If something is not important but urgent, such as a work email that is not an emergency, or household chores or paying the bill, then you should delegate it. This does not necessarily mean to another person – you could delegate by making the process easier for future you by soaking the dishes, or automating your bill payments.
If something is not important and not urgent, you should not even pay attention to it and just drop it. A good example would be checking social media for the tenth time or marathoning a TV show.
If something is important but not urgent, such as catching up with your friends or following your hobbies and passions, then you need to set aside uninterruptible time for it. For example, you could set aside a “life admin” time once a week where you reach out to your friends to organise a catch up, or set a “deadline” for yourself, such as giving yourself a month to improve and achieve a certain goal in your hobby.
The Eisenhower Matrix visually highlights the issues in your life that you need to deal with right now, while also reminding you that you need to take action and make time for the important things in life. It allows you to be more efficient with your available time by prioritising tasks and showing you that the unimportant things can wait, or be eliminated.
It also shows us that even though urgency is a useful tool to drive us to complete tasks in time, it can easily control our lives and overwhelm us. Instead, we should be responsive by identifying the important tasks and process them in a calm and rational manner.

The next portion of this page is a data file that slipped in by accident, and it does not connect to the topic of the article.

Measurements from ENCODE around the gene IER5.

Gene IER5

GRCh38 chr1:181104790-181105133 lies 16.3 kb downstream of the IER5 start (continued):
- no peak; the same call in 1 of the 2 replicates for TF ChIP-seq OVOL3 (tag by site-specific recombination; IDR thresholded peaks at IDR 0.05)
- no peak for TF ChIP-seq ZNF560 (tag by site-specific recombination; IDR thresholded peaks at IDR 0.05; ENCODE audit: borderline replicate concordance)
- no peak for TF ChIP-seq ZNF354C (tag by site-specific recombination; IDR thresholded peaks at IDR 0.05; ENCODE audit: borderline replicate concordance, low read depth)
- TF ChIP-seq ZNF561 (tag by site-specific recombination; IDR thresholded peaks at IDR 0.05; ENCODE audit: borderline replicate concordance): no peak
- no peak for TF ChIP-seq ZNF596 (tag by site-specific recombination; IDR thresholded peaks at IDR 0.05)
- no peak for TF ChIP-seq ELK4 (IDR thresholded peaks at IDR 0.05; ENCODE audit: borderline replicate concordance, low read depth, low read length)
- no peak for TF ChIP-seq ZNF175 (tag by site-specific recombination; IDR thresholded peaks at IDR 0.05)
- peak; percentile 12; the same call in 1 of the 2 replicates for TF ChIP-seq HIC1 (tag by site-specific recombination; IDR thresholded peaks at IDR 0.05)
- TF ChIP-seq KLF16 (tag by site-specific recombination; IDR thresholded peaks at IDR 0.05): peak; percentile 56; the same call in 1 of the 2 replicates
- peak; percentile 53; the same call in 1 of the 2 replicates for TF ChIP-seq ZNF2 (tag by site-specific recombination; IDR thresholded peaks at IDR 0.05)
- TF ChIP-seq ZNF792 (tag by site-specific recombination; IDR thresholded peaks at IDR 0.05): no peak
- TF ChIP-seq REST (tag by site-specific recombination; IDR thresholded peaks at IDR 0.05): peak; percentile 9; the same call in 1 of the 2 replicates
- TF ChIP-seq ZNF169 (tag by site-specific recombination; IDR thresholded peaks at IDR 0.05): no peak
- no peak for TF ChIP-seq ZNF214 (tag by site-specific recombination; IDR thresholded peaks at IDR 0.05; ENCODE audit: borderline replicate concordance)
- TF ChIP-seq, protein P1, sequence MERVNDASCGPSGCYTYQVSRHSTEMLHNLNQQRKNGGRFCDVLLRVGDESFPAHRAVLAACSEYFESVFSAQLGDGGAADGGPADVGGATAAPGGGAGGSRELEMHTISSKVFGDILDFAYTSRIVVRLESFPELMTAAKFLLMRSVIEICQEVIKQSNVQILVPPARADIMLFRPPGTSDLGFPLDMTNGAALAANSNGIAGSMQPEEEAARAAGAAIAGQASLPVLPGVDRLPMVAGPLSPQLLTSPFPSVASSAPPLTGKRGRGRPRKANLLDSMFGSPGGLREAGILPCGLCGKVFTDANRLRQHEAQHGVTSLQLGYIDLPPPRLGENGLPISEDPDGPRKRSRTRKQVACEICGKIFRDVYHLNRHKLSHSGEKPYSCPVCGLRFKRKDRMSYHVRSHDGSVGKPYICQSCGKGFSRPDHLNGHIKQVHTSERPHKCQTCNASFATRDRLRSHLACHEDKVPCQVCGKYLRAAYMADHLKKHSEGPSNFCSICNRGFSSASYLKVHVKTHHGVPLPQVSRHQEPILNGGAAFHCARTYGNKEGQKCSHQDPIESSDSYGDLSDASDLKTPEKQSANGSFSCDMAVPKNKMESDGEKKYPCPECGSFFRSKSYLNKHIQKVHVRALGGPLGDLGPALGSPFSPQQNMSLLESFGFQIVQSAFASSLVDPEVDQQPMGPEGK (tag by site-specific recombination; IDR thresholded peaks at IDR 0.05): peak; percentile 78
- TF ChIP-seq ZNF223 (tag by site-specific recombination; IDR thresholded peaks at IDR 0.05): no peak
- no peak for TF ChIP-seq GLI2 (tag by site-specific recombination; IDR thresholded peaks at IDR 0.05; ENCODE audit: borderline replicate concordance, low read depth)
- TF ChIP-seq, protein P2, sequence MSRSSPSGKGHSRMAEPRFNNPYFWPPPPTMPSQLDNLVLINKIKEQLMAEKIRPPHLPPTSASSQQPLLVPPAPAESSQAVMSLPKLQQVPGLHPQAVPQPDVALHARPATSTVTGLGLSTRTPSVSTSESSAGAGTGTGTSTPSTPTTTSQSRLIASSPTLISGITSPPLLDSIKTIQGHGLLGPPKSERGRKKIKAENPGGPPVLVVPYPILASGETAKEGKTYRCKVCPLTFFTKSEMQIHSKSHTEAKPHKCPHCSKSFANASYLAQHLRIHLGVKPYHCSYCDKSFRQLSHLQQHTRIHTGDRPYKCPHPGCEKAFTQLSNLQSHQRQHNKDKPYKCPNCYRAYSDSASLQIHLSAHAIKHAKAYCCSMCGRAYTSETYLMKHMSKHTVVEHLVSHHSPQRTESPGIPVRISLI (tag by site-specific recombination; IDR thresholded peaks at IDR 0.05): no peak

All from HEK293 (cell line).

Lastly, remember that life is not about being the most efficient, productive being – that would make you a machine. The Eisenhower Matrix accounts for the things that are not considered “productive”, but still add to our life, such as the things we enjoy doing and the people we enjoy connecting with.
You deserve to be happy and the only person who can make that happen is you. So if something or someone makes you happy and gives your life meaning, while not hurting yourself or others, then by all means you should make time for it.
In the end, the pursuit of happiness is without a doubt a productive activity.
Nature is surprisingly balanced. For every action, there is an equal and opposite reaction (Newton’s Third Law of Motion). Energy can change forms in an isolated system, but cannot be created or destroyed as the total energy must remain constant (Law of Conservation of Energy). Similarly, matter is balanced by the existence of antimatter.
Antimatter is a substance that is the polar opposite of matter. For example, instead of positively charged protons and negatively charged electrons, anti-protons are negative and anti-electrons (or positrons) are positive. Much like matter, antimatter particles can interact with each other to form more complex particles, such as an anti-atom, meaning that it is conceivable that an entire world could be made out of antimatter.
When antimatter and matter collide with each other, they annihilate. Much like the equation 1 + -1 = 0, the two opposites cancel each other out. Conversely, to create matter out of nothing, you must create an equal amount of antimatter to balance it out. Strangely though, physicists have noted that there is a great imbalance between the two in the observable universe. There seems to be far more matter than antimatter, which does not make sense. The question of why this imbalance exists is one of the biggest unsolved mysteries in physics.
An interesting lesson we can take away from antimatter is the concept that to create something out of nothing, you must balance it out with “anti-something”. If you borrow money from the bank, you may have $1000 now, but you have also created a -$1000 debt. The total balance is still 0.